Too big to fail
Singapore Straits Times, 18 August 2012
Over the past few years, substantial financial and economic costs have been generated by financial institutions that were ‘too big to fail’ due to their systemic importance. Because these large institutions benefited from implicit government support, they did not internalise the full costs of the risks they were taking. This was not good for the economy or for the government – and is increasingly seen as not good for the financial institutions concerned.
In response, many proposals have been made to constrain the too big to fail financial institutions. For example: tighter regulation; requirements for large institutions to hold more capital; and the separation of investment banking from retail and commercial banking. And there are also calls to break up large financial institutions; some argue that banks that are too big to fail are by definition too big to exist.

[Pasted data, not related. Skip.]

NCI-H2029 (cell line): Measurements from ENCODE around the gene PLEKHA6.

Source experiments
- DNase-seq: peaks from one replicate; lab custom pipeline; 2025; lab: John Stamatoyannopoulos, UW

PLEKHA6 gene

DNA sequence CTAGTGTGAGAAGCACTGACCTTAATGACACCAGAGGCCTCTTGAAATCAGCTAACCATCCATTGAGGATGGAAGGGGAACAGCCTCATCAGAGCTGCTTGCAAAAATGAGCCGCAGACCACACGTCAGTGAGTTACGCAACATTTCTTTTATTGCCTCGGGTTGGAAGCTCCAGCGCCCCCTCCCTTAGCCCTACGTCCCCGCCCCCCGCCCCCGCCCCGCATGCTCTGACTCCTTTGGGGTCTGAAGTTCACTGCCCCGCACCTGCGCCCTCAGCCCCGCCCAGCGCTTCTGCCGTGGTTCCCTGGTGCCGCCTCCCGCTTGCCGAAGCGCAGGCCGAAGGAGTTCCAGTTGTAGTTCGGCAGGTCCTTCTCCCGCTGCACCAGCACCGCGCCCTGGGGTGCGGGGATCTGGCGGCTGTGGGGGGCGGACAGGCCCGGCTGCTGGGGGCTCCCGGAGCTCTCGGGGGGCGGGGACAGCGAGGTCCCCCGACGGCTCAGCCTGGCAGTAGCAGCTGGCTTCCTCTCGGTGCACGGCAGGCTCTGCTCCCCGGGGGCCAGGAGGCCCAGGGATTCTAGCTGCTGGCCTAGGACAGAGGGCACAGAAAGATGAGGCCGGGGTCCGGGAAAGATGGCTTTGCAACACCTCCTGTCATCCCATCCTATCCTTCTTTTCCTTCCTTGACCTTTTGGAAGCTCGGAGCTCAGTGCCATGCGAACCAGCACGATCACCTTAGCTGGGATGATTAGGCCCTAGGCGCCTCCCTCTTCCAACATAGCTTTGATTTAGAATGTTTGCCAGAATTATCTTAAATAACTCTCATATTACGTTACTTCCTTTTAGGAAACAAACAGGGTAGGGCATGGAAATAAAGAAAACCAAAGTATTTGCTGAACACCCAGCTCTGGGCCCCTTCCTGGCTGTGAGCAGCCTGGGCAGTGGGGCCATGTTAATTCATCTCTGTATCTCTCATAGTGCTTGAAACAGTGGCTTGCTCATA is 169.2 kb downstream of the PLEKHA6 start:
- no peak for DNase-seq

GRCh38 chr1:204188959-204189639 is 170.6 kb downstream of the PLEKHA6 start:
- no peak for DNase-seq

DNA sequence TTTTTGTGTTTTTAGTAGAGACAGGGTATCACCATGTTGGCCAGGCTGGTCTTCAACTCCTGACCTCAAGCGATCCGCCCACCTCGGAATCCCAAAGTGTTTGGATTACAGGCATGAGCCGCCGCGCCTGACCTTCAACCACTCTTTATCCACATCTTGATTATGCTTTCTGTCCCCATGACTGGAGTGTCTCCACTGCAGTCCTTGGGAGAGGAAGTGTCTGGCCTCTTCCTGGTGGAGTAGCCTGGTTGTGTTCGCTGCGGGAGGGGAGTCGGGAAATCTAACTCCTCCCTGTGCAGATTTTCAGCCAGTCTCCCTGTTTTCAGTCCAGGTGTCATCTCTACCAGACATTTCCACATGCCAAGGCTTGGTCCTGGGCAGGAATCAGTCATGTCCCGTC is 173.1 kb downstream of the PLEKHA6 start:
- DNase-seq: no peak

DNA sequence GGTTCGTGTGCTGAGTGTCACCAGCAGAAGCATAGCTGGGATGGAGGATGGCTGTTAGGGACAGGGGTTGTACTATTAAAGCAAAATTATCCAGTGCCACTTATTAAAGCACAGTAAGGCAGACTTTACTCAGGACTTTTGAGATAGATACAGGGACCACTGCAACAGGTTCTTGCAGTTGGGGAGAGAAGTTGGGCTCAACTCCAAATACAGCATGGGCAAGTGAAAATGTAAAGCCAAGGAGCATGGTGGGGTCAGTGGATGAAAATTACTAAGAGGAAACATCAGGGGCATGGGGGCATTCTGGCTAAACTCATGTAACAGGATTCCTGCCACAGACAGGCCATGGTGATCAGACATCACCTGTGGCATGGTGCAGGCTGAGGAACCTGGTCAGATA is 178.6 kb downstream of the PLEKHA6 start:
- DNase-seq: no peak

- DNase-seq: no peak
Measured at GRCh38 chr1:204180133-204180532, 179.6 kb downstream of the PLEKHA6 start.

So why is a different logic applied to global economic policy debates? Although there is broad consensus about the need to constrain too big to fail financial institutions, there is less concern about finding ways to constrain the risk profile of systemically important large economies. This is unfortunate because there are important parallels between the too big to fail financial institutions and policy settings in large economies. As is the case with large financial institutions, large economies do not internalise the full costs of their decision-making on others (such as loose monetary policy that has an impact on other economies); are somewhat insulated from market pressures (the US is regarded as a safe haven despite its public debt load); and are likely to receive official support when they encounter problems (e.g. the IMF in the Eurozone).